The mechanical properties of tissues are increasingly recognized as important cues for cell physiology and pathology. Nevertheless, there is a sparsity of quantitative, high-resolution data on mechanical properties of specific tissues. This is especially true for the central nervous system (CNS), which poses particular difficulties in terms of preparation and measurement. We have prepared thin slices of brain tissue suited for indentation measurements on the micrometer scale in a near-native state. Using a scanning force microscope with a spherical indenter of radius ~20γm we have mapped the effective elastic modulus of rat cerebellum with a spatial resolution of 100γm. We found significant differences between white and gray matter, having effective elastic moduli of K=294±74 and 454±53Pa, respectively, at 3γm indentation depth (ng=245, nw=150 in four animals, p<0.05; errors are SD). In contrast to many other measurements on larger length scales, our results were constant for indentation depths of 2-4γm indicating a regime of linear effective elastic modulus. These data, assessed with a direct mechanical measurement, provide reliable high-resolution information and serve as a quantitative basis for further neuromechanical investigations on the mechanical properties of developing, adult and damaged CNS tissue.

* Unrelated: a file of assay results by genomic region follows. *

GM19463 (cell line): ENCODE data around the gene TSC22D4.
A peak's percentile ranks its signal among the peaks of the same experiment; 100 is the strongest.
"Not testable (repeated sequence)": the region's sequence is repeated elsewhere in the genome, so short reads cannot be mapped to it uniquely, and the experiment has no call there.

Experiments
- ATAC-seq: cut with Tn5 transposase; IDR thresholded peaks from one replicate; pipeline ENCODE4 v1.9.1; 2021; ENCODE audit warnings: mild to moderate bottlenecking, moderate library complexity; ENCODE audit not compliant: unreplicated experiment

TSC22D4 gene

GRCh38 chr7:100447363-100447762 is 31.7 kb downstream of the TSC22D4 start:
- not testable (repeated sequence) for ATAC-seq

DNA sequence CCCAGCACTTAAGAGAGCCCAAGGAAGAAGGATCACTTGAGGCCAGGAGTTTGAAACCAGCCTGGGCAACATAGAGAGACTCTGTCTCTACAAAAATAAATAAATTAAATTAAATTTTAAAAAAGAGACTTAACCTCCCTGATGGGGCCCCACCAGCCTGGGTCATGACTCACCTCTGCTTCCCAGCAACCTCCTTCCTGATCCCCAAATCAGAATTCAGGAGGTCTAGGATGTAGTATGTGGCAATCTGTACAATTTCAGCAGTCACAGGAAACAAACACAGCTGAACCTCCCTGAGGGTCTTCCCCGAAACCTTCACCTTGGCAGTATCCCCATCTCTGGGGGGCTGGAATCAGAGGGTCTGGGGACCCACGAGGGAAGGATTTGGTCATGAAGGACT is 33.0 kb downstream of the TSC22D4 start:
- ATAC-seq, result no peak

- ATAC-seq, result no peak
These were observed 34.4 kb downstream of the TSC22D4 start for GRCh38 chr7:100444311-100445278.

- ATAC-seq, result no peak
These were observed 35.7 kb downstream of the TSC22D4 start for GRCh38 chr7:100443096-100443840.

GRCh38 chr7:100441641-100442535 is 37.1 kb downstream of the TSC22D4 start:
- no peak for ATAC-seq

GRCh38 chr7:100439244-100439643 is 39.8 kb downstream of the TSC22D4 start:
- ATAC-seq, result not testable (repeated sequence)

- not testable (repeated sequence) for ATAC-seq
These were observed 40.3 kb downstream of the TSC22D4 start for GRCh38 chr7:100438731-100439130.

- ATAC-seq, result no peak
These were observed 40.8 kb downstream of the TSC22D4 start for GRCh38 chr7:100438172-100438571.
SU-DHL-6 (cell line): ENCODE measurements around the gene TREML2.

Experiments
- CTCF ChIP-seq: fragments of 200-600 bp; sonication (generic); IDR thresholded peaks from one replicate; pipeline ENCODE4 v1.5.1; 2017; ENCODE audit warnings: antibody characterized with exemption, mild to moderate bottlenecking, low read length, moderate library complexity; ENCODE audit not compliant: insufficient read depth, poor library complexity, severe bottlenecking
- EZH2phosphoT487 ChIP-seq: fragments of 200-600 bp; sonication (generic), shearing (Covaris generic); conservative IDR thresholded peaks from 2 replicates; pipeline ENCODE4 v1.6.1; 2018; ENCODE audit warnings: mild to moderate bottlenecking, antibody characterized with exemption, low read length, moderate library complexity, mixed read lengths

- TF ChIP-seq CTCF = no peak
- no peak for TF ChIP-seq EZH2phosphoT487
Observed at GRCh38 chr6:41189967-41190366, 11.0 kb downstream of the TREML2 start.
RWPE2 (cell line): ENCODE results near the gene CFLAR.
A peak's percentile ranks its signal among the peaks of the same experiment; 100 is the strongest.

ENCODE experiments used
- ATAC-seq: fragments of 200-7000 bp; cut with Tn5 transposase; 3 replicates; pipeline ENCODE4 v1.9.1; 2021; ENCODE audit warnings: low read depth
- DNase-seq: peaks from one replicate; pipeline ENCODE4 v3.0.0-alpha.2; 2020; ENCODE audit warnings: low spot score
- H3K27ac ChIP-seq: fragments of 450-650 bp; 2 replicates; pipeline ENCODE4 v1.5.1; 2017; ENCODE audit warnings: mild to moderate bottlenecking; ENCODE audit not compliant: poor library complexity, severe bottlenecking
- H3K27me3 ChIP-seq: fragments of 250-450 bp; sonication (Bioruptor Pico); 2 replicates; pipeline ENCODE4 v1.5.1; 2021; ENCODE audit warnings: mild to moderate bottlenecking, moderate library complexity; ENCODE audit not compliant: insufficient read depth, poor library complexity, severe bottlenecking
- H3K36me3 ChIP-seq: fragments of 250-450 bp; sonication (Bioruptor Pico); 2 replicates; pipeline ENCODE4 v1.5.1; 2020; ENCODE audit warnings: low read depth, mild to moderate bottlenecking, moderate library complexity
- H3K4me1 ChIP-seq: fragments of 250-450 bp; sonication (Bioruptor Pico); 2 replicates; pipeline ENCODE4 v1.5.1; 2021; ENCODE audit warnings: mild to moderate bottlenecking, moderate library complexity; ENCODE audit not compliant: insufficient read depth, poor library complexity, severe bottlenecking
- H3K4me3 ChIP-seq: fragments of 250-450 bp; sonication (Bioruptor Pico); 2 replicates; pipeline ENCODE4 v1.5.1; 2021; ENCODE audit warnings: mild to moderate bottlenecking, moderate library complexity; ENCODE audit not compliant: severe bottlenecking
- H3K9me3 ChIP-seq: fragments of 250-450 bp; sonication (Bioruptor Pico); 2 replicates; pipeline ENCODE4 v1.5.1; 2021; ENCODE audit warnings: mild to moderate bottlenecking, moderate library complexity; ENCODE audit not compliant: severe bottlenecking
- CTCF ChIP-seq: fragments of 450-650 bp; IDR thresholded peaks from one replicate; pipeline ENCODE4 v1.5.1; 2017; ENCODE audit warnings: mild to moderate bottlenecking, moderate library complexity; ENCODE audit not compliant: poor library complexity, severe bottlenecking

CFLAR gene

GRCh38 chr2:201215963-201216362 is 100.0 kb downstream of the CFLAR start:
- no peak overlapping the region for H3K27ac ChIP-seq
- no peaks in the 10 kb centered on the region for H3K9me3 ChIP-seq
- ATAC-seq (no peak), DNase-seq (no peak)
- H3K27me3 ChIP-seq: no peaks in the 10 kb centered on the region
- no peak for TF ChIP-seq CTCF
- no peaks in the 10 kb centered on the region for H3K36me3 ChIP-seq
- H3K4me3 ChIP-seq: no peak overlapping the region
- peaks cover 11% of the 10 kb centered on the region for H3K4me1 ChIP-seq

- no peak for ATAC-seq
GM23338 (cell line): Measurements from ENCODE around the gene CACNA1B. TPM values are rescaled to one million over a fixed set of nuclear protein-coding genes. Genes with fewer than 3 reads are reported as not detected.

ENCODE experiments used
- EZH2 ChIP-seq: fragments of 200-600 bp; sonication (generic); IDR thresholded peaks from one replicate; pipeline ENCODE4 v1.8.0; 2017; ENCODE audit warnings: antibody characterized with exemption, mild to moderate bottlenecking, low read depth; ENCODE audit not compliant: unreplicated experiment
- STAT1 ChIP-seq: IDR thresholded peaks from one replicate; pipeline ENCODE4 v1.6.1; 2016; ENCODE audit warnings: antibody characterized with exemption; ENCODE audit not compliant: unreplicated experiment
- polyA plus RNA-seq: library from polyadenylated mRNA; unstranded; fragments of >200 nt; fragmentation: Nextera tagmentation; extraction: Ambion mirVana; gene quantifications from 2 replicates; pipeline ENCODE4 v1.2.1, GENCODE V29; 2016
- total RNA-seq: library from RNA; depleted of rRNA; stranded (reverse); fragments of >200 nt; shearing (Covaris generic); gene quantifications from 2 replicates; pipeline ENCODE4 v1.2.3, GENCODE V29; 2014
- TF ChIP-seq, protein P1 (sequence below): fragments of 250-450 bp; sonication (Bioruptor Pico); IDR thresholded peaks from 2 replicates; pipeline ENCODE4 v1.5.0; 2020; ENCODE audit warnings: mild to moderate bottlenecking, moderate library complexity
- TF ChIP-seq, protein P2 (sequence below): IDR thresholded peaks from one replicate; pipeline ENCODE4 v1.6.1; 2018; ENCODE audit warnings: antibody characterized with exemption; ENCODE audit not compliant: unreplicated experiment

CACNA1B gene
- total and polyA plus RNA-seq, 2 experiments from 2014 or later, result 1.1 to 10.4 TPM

- Atomic force microscopy (AFM)
- Central nervous system (CNS)